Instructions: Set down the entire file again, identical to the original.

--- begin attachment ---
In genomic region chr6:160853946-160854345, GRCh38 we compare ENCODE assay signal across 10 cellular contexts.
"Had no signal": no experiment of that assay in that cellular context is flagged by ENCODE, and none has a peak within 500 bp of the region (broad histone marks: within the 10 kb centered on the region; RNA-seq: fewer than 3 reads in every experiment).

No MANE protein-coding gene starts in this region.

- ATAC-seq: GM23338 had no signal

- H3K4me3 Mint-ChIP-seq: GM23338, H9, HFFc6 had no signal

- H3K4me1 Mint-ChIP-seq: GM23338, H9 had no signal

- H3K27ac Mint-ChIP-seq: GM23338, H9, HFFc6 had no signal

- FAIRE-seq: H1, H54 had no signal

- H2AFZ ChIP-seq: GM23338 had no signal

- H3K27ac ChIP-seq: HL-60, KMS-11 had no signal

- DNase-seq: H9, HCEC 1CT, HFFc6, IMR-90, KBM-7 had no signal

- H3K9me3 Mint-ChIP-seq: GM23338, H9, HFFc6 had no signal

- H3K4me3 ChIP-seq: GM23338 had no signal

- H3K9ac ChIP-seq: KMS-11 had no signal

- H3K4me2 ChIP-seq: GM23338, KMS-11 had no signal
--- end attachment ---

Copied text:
In genomic region chr6:160853946-160854345, GRCh38 we compare ENCODE assay signal across 10 cellular contexts.
"Had no signal": no experiment of that assay in that cellular context is flagged by ENCODE, and none has a peak within 500 bp of the region (broad histone marks: within the 10 kb centered on the region; RNA-seq: fewer than 3 reads in every experiment).

No MANE protein-coding gene starts in this region.

- ATAC-seq: GM23338 had no signal

- H3K4me3 Mint-ChIP-seq: GM23338, H9, HFFc6 had no signal

- H3K4me1 Mint-ChIP-seq: GM23338, H9 had no signal

- H3K27ac Mint-ChIP-seq: GM23338, H9, HFFc6 had no signal

- FAIRE-seq: H1, H54 had no signal

- H2AFZ ChIP-seq: GM23338 had no signal

- H3K27ac ChIP-seq: HL-60, KMS-11 had no signal

- DNase-seq: H9, HCEC 1CT, HFFc6, IMR-90, KBM-7 had no signal

- H3K9me3 Mint-ChIP-seq: GM23338, H9, HFFc6 had no signal

- H3K4me3 ChIP-seq: GM23338 had no signal

- H3K9ac ChIP-seq: KMS-11 had no signal

- H3K4me2 ChIP-seq: GM23338, KMS-11 had no signal